- On June 27, the NCES published a report titled, “Revenues and Expenditures for Public Elementary and Secondary School Districts: School Year 2014-15 (Fiscal Year 2015) (NCES 2018-303).” This First Look report presents data on public elementary and secondary education revenues and expenditures at the local education agency (LEA) or school district level for fiscal year (FY) 2015. Specifically, this report includes finance data on topics such as federal, state, and local revenues for the 100 largest LEAs; federal revenues received by LEAs, by program and state; and local revenues by source and by state. Full report here.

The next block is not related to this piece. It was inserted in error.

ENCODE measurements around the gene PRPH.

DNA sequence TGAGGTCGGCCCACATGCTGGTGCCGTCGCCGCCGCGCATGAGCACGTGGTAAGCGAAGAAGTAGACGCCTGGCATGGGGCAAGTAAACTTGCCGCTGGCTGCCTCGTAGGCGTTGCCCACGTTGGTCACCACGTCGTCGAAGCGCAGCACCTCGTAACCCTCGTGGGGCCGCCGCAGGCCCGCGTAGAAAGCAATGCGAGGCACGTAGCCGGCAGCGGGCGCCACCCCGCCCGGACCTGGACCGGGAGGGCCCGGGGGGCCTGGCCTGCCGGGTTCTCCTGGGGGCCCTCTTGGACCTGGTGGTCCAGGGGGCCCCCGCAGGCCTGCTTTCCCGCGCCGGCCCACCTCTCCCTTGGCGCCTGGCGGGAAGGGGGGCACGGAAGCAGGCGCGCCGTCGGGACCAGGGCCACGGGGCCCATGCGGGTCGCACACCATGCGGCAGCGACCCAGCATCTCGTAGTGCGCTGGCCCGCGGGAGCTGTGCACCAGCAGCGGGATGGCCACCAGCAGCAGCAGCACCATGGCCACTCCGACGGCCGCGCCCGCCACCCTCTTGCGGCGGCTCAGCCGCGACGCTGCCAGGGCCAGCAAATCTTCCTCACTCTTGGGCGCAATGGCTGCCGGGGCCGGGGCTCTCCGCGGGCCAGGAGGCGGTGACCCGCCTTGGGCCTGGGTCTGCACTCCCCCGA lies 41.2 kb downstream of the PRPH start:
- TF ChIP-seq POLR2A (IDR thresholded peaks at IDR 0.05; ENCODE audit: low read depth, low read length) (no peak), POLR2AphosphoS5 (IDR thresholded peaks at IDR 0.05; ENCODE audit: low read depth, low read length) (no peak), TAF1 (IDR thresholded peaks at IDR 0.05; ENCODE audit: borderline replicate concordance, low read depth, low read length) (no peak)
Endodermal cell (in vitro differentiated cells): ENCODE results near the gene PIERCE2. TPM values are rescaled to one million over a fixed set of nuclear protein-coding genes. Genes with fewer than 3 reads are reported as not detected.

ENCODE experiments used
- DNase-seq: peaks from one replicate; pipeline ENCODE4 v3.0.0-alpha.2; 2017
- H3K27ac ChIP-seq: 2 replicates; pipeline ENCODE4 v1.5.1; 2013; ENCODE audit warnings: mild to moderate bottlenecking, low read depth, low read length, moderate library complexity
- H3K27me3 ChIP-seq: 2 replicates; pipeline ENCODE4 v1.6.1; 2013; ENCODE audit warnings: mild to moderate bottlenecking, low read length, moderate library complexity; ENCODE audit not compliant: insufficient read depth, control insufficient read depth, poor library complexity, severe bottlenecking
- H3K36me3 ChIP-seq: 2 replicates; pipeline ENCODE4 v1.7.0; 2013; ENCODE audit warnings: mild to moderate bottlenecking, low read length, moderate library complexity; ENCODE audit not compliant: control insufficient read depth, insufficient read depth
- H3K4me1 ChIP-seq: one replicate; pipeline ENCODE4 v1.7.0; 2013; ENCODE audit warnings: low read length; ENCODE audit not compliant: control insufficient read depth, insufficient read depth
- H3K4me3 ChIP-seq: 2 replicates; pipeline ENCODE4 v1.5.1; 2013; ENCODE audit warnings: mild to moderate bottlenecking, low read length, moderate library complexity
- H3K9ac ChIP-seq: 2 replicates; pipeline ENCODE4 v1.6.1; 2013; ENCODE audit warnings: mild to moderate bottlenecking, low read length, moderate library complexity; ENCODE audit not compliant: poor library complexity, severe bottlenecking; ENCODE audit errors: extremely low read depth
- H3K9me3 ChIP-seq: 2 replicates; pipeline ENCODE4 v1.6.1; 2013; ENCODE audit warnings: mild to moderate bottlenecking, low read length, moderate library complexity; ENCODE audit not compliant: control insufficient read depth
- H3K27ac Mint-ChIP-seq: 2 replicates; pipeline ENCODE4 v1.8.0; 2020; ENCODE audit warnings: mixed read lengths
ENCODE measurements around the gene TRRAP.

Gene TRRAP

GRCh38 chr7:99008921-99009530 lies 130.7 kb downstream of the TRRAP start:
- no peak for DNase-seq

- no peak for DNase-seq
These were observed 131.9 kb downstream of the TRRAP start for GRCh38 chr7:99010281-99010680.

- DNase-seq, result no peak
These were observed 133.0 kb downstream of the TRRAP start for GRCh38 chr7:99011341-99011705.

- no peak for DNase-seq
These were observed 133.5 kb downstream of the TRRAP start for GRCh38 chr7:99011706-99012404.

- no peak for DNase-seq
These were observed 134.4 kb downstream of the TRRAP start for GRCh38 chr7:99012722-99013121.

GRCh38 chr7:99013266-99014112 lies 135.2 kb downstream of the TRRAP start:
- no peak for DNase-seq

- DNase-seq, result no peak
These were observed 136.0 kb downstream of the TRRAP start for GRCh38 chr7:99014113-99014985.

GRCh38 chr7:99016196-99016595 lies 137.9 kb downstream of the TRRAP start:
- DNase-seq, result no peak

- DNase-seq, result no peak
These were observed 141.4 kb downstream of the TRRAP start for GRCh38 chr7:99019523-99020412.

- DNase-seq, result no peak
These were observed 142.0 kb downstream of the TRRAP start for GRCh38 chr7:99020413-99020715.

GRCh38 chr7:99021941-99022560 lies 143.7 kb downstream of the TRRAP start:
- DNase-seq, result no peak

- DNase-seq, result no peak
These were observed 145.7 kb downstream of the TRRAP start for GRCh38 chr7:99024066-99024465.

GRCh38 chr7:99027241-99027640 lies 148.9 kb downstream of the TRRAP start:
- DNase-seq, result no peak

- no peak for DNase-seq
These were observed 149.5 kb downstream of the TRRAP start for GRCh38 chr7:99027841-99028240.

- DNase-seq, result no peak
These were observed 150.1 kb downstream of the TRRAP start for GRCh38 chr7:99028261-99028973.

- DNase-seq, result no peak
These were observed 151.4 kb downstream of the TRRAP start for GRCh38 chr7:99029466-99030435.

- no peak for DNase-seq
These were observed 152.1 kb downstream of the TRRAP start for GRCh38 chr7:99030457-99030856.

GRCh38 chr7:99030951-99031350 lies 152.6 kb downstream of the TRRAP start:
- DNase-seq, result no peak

A bill to amend the Elementary and Secondary Education Act of 1965 to require local educational agencies to implement a policy on allergy bullying in schools.
Sponsor: Rep. Matt Cartwright (D-PA)
A bill to allow a State to submit a State management decision to the Secretary of Education to combine certain funds to improve the academic achievement of students.
Sponsor: Rep. Debbie Lesko (R-AZ)
A bill to amend the Safe and Drug-Free Schools and Communities Act to include bullying and harassment prevention programs.
Sponsor: Rep. Danny Davis (D-IL)
A bill to amend the Higher Education Act of 1965 to include Parent PLUS loans in income-contingent and income-based repayment plans, and for other purposes.
Sponsor: Rep. Marcia Fudge (D-OH)